In some cases, where respondents disagreed with an action, it was because they felt it did not go far enough rather than because they fundamentally disagreed with it. It was questioned why the "Medics Against Violence" programme was singled out.
Suggestions for what was missing from Priority 3:
- Training for professionals around violence against women
- Include all forms of VAW (including honour based violence, FGM, forced marriage, rape, child sexual abuse, human trafficking and CSE) - It was felt that too many actions specially referenced domestic abuse, rather than encompassing all forms of VAW.
- An action to fund and support Multi-Agency Risk Assessment Conferences ( MARACs) consistently across Scotland.
Priority 4: Men desist from all forms of violence against women and girls and perpetrators of such violence receive a robust and effective response
Over half (59%) of respondents agreed that the actions listed under priority four were the right ones, 16% disagreed and a quarter (25%) neither agreed nor disagreed.
The action to look at perpetrator programmes was the most widely supported. However, a number felt this should be strengthened, that provision of such programmes was inconsistent, and that there was a need for earlier intervention through voluntary programmes.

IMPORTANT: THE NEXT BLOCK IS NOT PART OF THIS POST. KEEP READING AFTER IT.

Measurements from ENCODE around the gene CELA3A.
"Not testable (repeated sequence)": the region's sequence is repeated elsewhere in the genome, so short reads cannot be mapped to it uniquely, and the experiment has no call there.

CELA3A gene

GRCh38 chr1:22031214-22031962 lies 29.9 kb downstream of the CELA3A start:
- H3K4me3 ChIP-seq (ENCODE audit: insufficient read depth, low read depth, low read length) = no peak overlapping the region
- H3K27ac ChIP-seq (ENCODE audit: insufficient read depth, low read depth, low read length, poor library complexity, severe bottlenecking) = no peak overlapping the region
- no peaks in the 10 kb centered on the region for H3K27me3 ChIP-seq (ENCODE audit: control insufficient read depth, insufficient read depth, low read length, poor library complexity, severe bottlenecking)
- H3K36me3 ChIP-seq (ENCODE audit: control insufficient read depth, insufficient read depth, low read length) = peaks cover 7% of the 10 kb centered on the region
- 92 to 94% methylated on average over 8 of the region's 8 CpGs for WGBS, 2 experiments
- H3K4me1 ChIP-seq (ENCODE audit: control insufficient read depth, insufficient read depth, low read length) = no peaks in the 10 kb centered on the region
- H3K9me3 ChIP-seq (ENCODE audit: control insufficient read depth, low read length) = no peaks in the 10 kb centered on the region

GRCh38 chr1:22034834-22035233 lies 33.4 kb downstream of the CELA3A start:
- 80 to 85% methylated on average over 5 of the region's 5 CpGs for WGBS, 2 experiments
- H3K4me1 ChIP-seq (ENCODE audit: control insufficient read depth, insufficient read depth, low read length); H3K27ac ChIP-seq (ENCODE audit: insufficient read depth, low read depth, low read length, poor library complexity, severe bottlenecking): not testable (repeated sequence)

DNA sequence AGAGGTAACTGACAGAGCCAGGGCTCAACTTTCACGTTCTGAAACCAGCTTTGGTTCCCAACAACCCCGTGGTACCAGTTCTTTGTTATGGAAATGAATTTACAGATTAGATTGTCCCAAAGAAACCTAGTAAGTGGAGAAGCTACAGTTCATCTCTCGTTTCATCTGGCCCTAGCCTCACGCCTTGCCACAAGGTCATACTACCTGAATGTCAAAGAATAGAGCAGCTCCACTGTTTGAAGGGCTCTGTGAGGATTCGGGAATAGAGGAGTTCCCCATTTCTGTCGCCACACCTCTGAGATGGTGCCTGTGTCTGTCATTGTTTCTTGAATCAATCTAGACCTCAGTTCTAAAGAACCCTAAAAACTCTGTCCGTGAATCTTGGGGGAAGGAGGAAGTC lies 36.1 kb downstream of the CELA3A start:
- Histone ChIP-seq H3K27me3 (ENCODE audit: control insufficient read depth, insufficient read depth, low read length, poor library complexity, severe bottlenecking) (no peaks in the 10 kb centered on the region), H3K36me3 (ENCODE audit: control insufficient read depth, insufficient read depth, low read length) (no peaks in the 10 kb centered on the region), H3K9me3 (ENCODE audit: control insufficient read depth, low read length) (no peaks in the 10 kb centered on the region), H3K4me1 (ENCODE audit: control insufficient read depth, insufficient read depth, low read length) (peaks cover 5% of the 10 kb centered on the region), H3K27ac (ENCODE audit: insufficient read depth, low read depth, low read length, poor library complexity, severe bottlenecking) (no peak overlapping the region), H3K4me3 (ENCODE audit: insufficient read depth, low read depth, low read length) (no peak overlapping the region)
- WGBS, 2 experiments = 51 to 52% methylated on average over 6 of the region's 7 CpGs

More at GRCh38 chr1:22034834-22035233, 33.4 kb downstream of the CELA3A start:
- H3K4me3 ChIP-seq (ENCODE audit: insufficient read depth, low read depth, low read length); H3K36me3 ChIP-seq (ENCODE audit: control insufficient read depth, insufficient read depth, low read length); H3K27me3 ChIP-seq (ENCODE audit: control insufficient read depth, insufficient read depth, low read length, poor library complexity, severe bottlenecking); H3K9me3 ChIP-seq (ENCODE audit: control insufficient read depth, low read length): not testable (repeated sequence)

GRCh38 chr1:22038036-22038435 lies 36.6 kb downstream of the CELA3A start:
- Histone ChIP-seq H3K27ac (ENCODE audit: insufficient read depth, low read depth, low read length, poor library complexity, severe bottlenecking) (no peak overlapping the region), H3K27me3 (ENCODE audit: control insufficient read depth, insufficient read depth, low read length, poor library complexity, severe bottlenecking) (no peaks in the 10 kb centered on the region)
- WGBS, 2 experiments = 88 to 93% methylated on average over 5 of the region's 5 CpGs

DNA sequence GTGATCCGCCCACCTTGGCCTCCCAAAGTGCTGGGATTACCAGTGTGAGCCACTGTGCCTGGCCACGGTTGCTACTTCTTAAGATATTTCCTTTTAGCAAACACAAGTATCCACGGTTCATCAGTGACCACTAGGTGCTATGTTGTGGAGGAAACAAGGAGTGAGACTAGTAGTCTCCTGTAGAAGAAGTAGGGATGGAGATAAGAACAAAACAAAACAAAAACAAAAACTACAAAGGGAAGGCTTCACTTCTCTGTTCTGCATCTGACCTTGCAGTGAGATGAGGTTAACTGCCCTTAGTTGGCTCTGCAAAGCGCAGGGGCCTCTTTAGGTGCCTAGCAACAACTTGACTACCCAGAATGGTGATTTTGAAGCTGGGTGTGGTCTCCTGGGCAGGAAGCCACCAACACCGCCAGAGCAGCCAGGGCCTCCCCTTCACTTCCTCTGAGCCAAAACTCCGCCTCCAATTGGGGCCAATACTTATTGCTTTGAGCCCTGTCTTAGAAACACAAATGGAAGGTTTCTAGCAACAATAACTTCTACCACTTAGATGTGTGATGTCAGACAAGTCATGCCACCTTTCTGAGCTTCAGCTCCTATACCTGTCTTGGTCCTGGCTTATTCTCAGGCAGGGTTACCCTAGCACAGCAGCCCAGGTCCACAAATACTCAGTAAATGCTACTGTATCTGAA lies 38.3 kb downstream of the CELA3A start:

There was support for the actions to "introduce a Domestic Abuse Bill to Parliament which seeks to criminalise coercive control", and to provide training for justice professionals around this new Bill. The criminalisation of coercive control was seen as positive.
Disagreement was most commonly expressed as a feeling that actions needed to be more detailed or go further, rather than disagreeing with the intention of the action.
Suggestions for what was missing from Priority 4:
- Increase provision of and funding of perpetrator programmes and extend beyond those that are court mandated
- Training for professionals should be wider than the Domestic Abuse Bill
- Support for different types of perpetrators, including children, women and those with complex needs
Cross cutting actions
Around two thirds (67%) of respondents agreed that the cross-cutting actions were the right ones, 12% disagreed and a fifth (20%) neither agreed nor disagreed.
Respondents were generally supportive of taking a human rights based approach to all forms of violence against women and children. There was support for recognising that certain groups of women might be particularly vulnerable due to a range of other protected characteristics.